July 24, 2018
By Michael Dolan
Most people think of estate planning as writing documents to say who gets what when they die. We could, perhaps, call the documents an estate plan, but creating those documents is not estate planning. Estate planning is a series of actions, changes or functions bringing about a result.
It’s July. You go to your filing cabinet where you keep important documents and look for a copy of the letter you wrote to your children last September. It reads:
“Dear children: I have decided that in August of next year you should each receive money equal to half of the wheat raised on the 160 acres in Section 22. Please help yourself to the funds. Love, Dad”
Can the children expect to pick up a check next summer? Not unless you engage in a process to bring about that result! There are many steps in the process — from buying seed to planting, harvesting and selling. Your letter is just a statement of the intended result.
Starting the planning process
Estate planning is a much more complex process. I would suggest that it involves at least the following four “actions, changes, or functions” to bring about your desired result.
1. Find the right kind of attorney. Work with people who communicate in plain English and who won’t charge extra for every question or call (since that deters you from seeking advice). Find professionals who follow a process to fuel creativity within an organized structure.
2. Invest meaningful time in creating a plan. Counseling-oriented (as opposed to word-processing-oriented) professionals will help you creatively design solutions that fit your family and operation. They will educate you on what is possible and assist you in developing a long-range vision. Then, they will put the plan into writing (will, trust, etc.) as the initial statement of your intended result.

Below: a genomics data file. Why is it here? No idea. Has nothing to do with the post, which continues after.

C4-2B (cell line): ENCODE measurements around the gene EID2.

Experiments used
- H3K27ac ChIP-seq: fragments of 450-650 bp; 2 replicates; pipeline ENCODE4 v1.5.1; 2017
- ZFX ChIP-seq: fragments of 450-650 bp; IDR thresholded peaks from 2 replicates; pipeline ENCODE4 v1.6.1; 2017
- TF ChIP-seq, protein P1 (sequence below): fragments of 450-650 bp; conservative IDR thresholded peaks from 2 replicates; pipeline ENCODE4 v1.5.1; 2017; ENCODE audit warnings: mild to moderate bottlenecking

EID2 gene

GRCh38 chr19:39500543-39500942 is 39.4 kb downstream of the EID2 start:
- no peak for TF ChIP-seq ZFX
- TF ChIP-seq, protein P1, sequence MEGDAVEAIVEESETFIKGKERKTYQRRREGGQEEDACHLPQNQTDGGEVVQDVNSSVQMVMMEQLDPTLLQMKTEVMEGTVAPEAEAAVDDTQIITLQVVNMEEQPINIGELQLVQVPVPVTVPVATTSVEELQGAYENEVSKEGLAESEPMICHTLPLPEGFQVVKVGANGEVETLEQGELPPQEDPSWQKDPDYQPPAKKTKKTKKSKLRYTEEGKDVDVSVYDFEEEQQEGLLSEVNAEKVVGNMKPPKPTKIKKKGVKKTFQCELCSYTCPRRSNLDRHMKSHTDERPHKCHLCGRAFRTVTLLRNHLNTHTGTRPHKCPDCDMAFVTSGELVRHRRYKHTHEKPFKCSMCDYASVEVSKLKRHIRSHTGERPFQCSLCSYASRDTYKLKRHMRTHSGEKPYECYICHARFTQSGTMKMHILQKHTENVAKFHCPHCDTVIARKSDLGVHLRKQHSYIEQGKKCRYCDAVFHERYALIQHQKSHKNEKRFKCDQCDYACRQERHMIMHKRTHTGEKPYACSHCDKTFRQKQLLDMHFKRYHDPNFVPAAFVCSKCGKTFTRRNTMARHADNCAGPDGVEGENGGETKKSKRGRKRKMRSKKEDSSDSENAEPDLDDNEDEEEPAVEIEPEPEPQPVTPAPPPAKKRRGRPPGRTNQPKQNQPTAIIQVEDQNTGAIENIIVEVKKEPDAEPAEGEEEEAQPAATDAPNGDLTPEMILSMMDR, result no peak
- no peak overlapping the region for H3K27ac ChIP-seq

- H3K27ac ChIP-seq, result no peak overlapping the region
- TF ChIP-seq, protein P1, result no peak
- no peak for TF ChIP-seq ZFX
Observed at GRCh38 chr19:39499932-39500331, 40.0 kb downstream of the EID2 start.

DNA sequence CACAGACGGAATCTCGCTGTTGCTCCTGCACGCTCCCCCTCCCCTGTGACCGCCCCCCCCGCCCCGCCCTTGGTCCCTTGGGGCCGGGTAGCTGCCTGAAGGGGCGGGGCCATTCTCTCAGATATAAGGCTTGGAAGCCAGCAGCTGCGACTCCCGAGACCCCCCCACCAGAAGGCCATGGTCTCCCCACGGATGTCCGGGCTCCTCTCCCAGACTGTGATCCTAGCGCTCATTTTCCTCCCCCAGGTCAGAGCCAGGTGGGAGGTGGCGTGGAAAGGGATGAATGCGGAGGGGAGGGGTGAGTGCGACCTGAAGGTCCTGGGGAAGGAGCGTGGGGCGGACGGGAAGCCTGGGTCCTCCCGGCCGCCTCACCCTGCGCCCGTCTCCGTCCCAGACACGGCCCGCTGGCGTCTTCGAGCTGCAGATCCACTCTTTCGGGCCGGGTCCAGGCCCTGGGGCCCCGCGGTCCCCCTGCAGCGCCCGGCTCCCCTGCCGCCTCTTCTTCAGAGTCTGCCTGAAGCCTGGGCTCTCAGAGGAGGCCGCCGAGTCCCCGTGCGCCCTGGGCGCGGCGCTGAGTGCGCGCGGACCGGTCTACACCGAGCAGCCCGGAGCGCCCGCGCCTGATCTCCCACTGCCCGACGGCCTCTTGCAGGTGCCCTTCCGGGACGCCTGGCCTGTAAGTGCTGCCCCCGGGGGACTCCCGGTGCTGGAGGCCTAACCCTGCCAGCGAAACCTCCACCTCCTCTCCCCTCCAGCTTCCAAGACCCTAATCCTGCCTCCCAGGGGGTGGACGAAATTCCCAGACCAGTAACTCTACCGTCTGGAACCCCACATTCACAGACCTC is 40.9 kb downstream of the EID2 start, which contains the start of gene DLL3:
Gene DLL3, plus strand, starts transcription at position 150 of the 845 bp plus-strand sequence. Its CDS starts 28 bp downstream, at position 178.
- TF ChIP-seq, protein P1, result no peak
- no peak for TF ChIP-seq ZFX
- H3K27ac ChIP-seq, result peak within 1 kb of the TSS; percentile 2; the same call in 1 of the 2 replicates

3. Align your estate with your plan. A critical, often-missed estate planning step is the retitling of assets to follow the trust or will. Unless the ownership of most assets is changed, they will not follow the plan. For example, each year millions of dollars pass to “pay-on-death” beneficiaries, and thousands of acres pass to surviving joint tenants. Unfortunately, many of these recipients are often not the individuals named to receive the asset in the will or living trust, and they end up paying unnecessary taxes.
4. Commit to routine maintenance. Laws change, and plan documents should be updated to take advantage of new opportunities and adjust for changes in your situation. You obtain new or different assets ... are they aligned with your plan? Your estate plan is like a tractor: it won’t need an overhaul if you change the oil regularly!
Estate planning is no minor project. Meaningful results come from a systematic process. The casual observer may believe that farming is simply planting some seed and sitting back and watching it grow, but it is a much more complex and involved process if you want a successful result. You should not assume that estate planning is simply putting some documents in place and expecting them to produce a successful result. Important and critical steps are necessary to successfully preserve your family’s agricultural legacy.
Dolan thanks Curt Ferguson, who contributed to this column. Dolan, an attorney, helps farm and ranch families achieve comprehensive estate, succession and legacy planning objectives. He is the principal of Dolan & Associates PC in Brighton, Colo. Learn more at his website, estateplansthatwork.com.
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